If you’re a director of photography hoping to shoot a micro-budget movie as efficiently as possible, there are ways to plan ahead and achieve every bit of production value you can. I learned most of these tricks while filming my most recent feature, the surrealist comedy Grandmother’s Gold (written and directed by Brian Jordan Alvarez), which you can watch for free HERE.
1. Opt for a versatile zoom lens over prime lenses
Shooting my last feature required us to hike through sand, cross rivers, and brave howling winds with our gear (sounds dramatic, but I’m serious). If we had a case full of prime lenses we’d have needed an additional crew member just to carry our lens kit. Not to mention that prime lenses quickly add hundreds or thousands to the budget in rental costs.
In the case of Grandmother’s Gold we used the Sigma 18-35 F1.8 Art and the Sigma 50-100 F1.8 Art lenses. Before we shot the film the director and I tested both lenses by shooting a few sketches. (Click HERE to watch). We both loved the look of the Sigmas wide open, so we shot almost the entire film at a f/1.8. At the moment, the 18-35mm F1.8 Art is my workhorse lens: I can achieve a shallow depth of field at f/1.8 and a wide field of view at 18mm.
If you pair a zoom like the Sigma 18-35 Art with a high-end camera like the Arri Alexa the fidelity of the image and dynamic range will be amazing, and you’ll be able to move fast and travel light.
2. Find creative ways to use your car
A hatchback can be an extremely helpful member of your crew. I’ve used my Prius as a generator for lighting a scene, a dolly, a picture vehicle, and a production office. And, of course, for snack storage.
With a $50 300w inverter you can charge camera batteries, charge laptops while dumping footage, and even power small lights. Personally, I love the Prius and inverter combo because I don’t have to worry about depleting the car’s 12v battery. The Prius will automatically turn on the engine to charge the battery when it runs low – giving you hours of power. You can easily light a night scene using china balls, kinos, or even a small fresnel unit off Prius power alone.
Experiment with different ways you can use your car on set. It could save you money in rentals, and make that giant car insurance bill even more worth it.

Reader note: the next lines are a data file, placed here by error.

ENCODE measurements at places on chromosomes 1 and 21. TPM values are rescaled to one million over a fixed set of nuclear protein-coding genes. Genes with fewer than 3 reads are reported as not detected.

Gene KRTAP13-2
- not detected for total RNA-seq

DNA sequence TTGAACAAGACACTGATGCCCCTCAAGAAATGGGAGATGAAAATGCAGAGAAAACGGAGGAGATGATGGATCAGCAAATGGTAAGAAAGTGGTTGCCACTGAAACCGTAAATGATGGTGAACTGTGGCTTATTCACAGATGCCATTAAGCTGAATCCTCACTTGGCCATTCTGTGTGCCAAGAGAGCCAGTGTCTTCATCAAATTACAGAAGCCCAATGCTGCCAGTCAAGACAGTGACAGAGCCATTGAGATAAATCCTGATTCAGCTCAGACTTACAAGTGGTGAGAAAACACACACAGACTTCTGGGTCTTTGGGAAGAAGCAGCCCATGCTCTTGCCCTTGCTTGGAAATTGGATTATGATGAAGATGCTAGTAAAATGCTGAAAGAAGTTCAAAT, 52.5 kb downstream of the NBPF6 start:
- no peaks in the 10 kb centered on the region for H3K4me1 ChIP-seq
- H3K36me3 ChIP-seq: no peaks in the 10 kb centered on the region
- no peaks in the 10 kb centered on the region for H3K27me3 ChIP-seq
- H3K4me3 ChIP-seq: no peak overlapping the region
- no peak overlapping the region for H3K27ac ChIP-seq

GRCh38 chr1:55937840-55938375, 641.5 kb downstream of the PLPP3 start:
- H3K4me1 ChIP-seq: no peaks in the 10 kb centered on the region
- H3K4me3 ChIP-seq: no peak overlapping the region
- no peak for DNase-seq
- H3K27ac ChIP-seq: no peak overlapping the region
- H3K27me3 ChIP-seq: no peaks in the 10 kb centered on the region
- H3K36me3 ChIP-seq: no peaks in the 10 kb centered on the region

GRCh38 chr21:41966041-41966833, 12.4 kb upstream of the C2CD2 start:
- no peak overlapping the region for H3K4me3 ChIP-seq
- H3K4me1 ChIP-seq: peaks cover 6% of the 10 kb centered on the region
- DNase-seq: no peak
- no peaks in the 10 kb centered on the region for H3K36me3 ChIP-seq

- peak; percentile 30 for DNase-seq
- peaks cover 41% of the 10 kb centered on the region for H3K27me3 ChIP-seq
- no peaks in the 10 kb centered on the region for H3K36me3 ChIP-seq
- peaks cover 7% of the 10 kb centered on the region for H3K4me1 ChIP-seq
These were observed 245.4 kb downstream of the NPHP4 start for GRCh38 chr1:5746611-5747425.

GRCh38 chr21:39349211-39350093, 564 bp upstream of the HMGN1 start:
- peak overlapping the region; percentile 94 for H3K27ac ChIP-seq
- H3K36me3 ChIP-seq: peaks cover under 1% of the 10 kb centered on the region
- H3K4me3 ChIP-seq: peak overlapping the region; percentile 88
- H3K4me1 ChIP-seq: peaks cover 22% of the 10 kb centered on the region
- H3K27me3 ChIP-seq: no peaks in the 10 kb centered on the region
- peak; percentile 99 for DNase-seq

3. Buy a good roll of ND
And re-use it again and again and again. ND stands for Neutral Density and it’s sort of like a giant roll of reusable window tinting. When you’re setting up shots very quickly, it can be tempting to accept that windows will be blown out (overexposed) indoors. It’s a look, right? But unfortunately, it can really lower the production value of a project.
When you tape ND over a window it reduces the amount of light coming in without affecting the color temperature. I’d highly recommend buying a roll of ND but not cutting off pieces when you use them. Instead, unroll as much as you need, tape it over the window, and instead of cutting it – secure the remaining roll somewhere where it can’t be seen. When you’re done with the shot carefully remove the tape and re-roll the ND. To start, I’d recommend a thickness of .6 for covering windows.
When you catch glimpses of details through windows in the final project, you will be so glad you did!
4. Schedule outdoor scenes for morning and evening
In my experience, setting up exterior shots in the morning and evening goes quicker than it would during midday. There’s simply a higher likelihood you won’t need to set up as many stands to diffuse or control the light. Direct sunlight hitting your shooting location and actors often creates dark shadows. When that happens the DP must make a decision about whether to expose for the brightest or darkest parts of the image. It’s always easier to get a proper exposure when the you’re not dealing with bright midday light and dark midday shadows at the same time.
If you know you won’t have a lot of time and equipment to control the light then do yourself a favor and strategically schedule your exterior scenes.
5. Travel light
Did I mention you should travel light? For indie movies I’m a big fan of using a smaller crew, and even fewer lenses. When you arrive at a new location only take the gear out of your vehicle that you really plan to use. That way, loading up at the end of the day will be much quicker. It’s an unwritten rule that low-budget indie movies should only have a few locations. That’s partly because location rentals are expensive and also because moving the crew to a new location takes a lot of time. However, the lighter you travel the faster you move. My last film, Grandmother’s Gold, had over 25 location moves in eight days. So carrying a lot of gear and having a big crew wasn’t feasible. At any given time there were more cast members than crew. And this is where shooting the entire feature-length film with these two Sigma Art lenses really helped us stay agile. (Read the next article to find out why.)
Here are the lenses used:
Jordan is a freelance director of photography in Los Angeles. Among the three features he’s DP’d, his most recent film, Miss Arizona, won the audience award for Best Narrative Film at the Bentonville Film Festival, 2018. He’s shot projects for Maybelline, L’Oreal, Olay, Time Inc., Condé Nast, Denizen Jeans, Besame Cosmetics, and Facebook Watch. He co-created the Facebook series Christina Tried Her Best, which was viewed over 100 million times in its inaugural ten episode season. Season Two premieres in September 2018. He graduated from the Film and Television Production program at the University of Southern California. Follow him on Instagram: @jordanmckittrick